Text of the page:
Douglas Carswell

Douglas Carswell

Mississippi has been the poorest state in America for as long as anyone can remember.  While many southern states have flourished over the past 40 years, Mississippi has continued to underperform. 

Georgia and Tennessee have generated so many jobs that many young Mississippians now call Atlanta or Nashville home.  Florida and Texas today rival the old business clusters of New York, Chicago and California.  Even Alabama has seen something of a surge.  But not Mississippi.  Why?

Mississippi has been held back by bad public policy.  Those southern states that have prospered are relatively free; individuals there are able to build businesses, take risks and enjoy the rewards of their own hard work. 

Too often in our state there are various vested interests and restrictions.  Downtown Jackson is full of boards and commissions whose permission is needed for all sorts of economic activity.

Mississippi state taxes are too high.  Our laws fail to allow the kind of innovation that has happened in Tennessee and Texas. 

For decades, Mississippi has depended on federal handouts.  Political leaders have defined success in terms of getting federal government grants.  Instead we should be aiming to create the conditions that allow actual wealth creation.

Here are 12 key reforms that the Mississippi Center for Public Policy is driving for which would help elevate our state in 2022:

1. Open school enrollment: If Mississippi is to prosper, we need to address the elephant in the room – education underachievement.  The only way to improve public schools in Mississippi is to give moms and dads more control.  We believe that our state lawmakers need to pass a bill that allows families dissatisfied with what their local school board offered them the right to send their child – and their tax dollars – to a different school of their choice.

2. Cap school board administrative costs: Per pupil spending has risen in Mississippi, but teacher pay has not.  That’s because too much of the education budget gets spent on fat cat bureaucrats’ salaries. A law is needed to cap administration costs and ensure money goes into the classroom instead.

3. Multiple charter school authorizers: We need multiple Charter School authorizers so that we have more than a handful of Charter Schools.

4. Combat Critical Race Theory: Rather than equipping young people with the skills they need to flourish, too often our education system introduces young people to extreme ideas that risk dividing America.  We have published a bill to combat Critical Race Theory, which we have sent to every member of the legislature.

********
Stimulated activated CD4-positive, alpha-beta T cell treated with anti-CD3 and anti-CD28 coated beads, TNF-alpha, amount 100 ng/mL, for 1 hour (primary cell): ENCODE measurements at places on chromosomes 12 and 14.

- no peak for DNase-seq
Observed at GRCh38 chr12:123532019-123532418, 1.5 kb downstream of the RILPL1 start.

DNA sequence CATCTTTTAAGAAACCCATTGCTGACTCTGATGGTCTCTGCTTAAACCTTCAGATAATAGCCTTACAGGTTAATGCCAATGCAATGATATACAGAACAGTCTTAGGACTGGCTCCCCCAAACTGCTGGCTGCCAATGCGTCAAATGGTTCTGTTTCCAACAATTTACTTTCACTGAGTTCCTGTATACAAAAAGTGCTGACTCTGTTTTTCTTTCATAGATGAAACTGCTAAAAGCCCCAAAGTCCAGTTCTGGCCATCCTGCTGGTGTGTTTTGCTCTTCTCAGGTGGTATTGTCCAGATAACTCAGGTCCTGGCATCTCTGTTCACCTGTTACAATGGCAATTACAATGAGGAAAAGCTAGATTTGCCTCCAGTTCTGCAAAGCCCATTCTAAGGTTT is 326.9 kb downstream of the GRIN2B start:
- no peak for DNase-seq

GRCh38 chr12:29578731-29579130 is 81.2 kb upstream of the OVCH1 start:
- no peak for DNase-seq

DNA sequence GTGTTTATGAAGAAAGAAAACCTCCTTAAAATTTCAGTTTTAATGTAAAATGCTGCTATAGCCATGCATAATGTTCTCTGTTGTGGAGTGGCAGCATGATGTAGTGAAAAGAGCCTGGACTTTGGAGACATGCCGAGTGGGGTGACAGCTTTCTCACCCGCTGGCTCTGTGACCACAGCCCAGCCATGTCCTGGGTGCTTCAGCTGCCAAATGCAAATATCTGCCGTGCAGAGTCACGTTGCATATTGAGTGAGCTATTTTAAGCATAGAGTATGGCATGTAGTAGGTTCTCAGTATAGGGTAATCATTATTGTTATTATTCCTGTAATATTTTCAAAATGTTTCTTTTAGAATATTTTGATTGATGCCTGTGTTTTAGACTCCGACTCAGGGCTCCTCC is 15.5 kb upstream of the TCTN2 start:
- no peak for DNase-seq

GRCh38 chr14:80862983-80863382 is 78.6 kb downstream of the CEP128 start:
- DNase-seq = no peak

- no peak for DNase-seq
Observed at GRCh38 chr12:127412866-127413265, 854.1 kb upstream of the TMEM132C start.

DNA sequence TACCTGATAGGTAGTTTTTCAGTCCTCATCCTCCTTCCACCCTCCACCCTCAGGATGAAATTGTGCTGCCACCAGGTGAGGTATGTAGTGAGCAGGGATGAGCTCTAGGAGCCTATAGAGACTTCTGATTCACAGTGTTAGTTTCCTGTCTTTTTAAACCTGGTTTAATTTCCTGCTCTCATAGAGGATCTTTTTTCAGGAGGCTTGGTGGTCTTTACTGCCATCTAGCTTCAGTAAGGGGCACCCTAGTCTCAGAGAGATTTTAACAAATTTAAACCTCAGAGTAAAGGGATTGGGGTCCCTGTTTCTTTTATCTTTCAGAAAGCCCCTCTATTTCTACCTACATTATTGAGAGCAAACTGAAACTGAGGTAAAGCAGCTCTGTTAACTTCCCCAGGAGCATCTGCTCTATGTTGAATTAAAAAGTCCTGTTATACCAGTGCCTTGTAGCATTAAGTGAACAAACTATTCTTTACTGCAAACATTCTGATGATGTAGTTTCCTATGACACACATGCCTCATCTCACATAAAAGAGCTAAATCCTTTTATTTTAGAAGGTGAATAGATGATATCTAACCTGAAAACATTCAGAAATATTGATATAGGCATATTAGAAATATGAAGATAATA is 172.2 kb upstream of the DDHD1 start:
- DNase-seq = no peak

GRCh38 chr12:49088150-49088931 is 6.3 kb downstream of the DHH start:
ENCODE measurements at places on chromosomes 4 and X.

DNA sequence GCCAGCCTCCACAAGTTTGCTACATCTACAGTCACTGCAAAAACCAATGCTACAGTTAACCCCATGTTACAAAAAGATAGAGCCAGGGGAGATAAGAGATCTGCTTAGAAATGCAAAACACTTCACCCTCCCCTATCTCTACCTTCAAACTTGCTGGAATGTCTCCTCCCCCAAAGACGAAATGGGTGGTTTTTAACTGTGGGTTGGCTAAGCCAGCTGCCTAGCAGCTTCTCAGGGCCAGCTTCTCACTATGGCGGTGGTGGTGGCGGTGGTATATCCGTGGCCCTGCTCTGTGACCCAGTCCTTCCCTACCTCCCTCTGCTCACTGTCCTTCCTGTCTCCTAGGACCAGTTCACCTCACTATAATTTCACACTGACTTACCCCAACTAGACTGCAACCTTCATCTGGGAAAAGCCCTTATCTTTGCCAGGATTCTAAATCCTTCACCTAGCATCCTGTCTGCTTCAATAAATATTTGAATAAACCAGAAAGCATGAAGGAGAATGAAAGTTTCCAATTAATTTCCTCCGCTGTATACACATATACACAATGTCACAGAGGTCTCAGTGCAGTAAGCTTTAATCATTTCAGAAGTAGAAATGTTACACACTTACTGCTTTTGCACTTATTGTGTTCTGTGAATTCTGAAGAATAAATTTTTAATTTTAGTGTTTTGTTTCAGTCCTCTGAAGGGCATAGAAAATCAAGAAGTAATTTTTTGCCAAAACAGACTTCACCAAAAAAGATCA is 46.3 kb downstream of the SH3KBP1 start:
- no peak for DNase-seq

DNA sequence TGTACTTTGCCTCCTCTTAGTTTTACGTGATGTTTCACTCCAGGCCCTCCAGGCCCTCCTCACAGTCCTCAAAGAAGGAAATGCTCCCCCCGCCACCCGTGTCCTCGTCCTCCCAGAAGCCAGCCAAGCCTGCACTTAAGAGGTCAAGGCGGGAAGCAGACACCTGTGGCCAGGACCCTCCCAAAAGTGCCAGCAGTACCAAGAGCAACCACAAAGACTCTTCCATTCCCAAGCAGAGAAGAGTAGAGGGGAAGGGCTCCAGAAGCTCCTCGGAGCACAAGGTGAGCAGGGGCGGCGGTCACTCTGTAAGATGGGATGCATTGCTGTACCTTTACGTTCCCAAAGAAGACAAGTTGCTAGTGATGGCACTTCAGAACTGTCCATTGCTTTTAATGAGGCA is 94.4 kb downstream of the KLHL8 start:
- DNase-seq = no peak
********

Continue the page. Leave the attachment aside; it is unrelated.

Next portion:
5. Academic transparency: One idea to combat Critical Race Theory is to require school boards to publish details of what they are actually teaching young Mississippians.

6. Free speech on campus (Forum Act): The best way to defeat bad ideas is to ensure that they are replaced by better ones.  This is why we need to safeguard free speech on our college campuses.

7. State income tax abolition: Other southern states like Tennessee, Texas, and Florida do not have a state income tax—and are flourishing.  We need to abolish the state income tax here, too. With a billion-dollar budget surplus, our state can afford it!

8. Red tape reduction: We are behind a one-in-one-out proposal would force officials to cut red tape.

9. Certificate of need repeal: Mississippi has some of the worst health outcomes in America because we have some of the most severe restrictions on expanding healthcare facilities. We believe that the free market should decide if there is a need for particular services, and our idea is to remove these ‘good-old-boy’ restrictions.

10. Repeal of Certificate of Need Moratorium on home health agencies: With more folks than ever seeking to get medical care from the comfort of their own homes, we support making it easier to offer medical access directly.

11. Reduce barriers to telemedicine/telepharmacy: In an age of unprecedented integration between digital technology and daily life, we believe that Mississippians should be allowed to access their healthcare systems and doctors using modern devices.

12. Agricultural “sandbox”: We would like to empower innovators and small businesses to bring new technology to market with reduced regulatory burdens that could allow for Mississippi to become the nation’s leader in this field.

There is nothing inevitable about Mississippi’s underperformance.  Nothing in the Constitution that says we have to be 50th out of 50.  If we give more freedom and control to Mississippi moms and dads, small business owners and workers, we will flourish.

Let’s make 2022 the year when we begin to make these changes for the better.

DOUGLAS CARSWELL is the President & CEO of the Mississippi Center for Public Policy, a free-market advocacy organization. Contact him at

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